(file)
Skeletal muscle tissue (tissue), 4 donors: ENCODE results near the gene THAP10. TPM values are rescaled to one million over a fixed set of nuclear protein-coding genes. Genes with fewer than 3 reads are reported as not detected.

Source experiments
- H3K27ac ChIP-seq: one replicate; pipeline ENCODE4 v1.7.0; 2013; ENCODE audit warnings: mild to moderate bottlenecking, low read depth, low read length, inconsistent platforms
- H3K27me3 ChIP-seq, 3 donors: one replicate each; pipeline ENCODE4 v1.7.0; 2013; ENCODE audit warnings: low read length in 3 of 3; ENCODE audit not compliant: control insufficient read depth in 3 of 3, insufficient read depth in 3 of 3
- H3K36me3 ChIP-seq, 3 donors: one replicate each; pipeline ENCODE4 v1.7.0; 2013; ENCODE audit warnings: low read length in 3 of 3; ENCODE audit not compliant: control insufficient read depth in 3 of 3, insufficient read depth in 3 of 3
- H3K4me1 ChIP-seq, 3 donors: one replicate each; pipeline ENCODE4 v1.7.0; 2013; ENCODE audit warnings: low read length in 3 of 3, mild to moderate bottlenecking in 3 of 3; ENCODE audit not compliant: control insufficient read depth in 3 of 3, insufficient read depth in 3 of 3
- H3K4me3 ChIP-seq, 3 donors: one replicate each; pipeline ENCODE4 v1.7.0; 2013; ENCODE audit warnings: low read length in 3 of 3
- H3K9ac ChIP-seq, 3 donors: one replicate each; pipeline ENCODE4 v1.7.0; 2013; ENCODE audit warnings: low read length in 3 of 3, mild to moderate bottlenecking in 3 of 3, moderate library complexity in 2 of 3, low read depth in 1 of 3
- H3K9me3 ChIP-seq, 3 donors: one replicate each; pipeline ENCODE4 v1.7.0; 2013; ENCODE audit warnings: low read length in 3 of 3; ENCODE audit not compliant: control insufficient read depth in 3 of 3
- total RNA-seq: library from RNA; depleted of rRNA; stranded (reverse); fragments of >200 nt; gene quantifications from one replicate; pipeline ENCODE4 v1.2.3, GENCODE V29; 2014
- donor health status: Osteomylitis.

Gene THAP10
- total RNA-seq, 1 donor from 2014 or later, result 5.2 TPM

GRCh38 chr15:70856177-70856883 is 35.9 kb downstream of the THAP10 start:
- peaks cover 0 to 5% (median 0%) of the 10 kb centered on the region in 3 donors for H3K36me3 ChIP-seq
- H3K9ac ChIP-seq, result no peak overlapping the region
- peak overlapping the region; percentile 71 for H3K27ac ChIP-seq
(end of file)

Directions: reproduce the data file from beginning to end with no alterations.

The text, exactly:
Skeletal muscle tissue (tissue), 4 donors: ENCODE results near the gene THAP10. TPM values are rescaled to one million over a fixed set of nuclear protein-coding genes. Genes with fewer than 3 reads are reported as not detected.

Source experiments
- H3K27ac ChIP-seq: one replicate; pipeline ENCODE4 v1.7.0; 2013; ENCODE audit warnings: mild to moderate bottlenecking, low read depth, low read length, inconsistent platforms
- H3K27me3 ChIP-seq, 3 donors: one replicate each; pipeline ENCODE4 v1.7.0; 2013; ENCODE audit warnings: low read length in 3 of 3; ENCODE audit not compliant: control insufficient read depth in 3 of 3, insufficient read depth in 3 of 3
- H3K36me3 ChIP-seq, 3 donors: one replicate each; pipeline ENCODE4 v1.7.0; 2013; ENCODE audit warnings: low read length in 3 of 3; ENCODE audit not compliant: control insufficient read depth in 3 of 3, insufficient read depth in 3 of 3
- H3K4me1 ChIP-seq, 3 donors: one replicate each; pipeline ENCODE4 v1.7.0; 2013; ENCODE audit warnings: low read length in 3 of 3, mild to moderate bottlenecking in 3 of 3; ENCODE audit not compliant: control insufficient read depth in 3 of 3, insufficient read depth in 3 of 3
- H3K4me3 ChIP-seq, 3 donors: one replicate each; pipeline ENCODE4 v1.7.0; 2013; ENCODE audit warnings: low read length in 3 of 3
- H3K9ac ChIP-seq, 3 donors: one replicate each; pipeline ENCODE4 v1.7.0; 2013; ENCODE audit warnings: low read length in 3 of 3, mild to moderate bottlenecking in 3 of 3, moderate library complexity in 2 of 3, low read depth in 1 of 3
- H3K9me3 ChIP-seq, 3 donors: one replicate each; pipeline ENCODE4 v1.7.0; 2013; ENCODE audit warnings: low read length in 3 of 3; ENCODE audit not compliant: control insufficient read depth in 3 of 3
- total RNA-seq: library from RNA; depleted of rRNA; stranded (reverse); fragments of >200 nt; gene quantifications from one replicate; pipeline ENCODE4 v1.2.3, GENCODE V29; 2014
- donor health status: Osteomylitis.

Gene THAP10
- total RNA-seq, 1 donor from 2014 or later, result 5.2 TPM

GRCh38 chr15:70856177-70856883 is 35.9 kb downstream of the THAP10 start:
- peaks cover 0 to 5% (median 0%) of the 10 kb centered on the region in 3 donors for H3K36me3 ChIP-seq
- H3K9ac ChIP-seq, result no peak overlapping the region
- peak overlapping the region; percentile 71 for H3K27ac ChIP-seq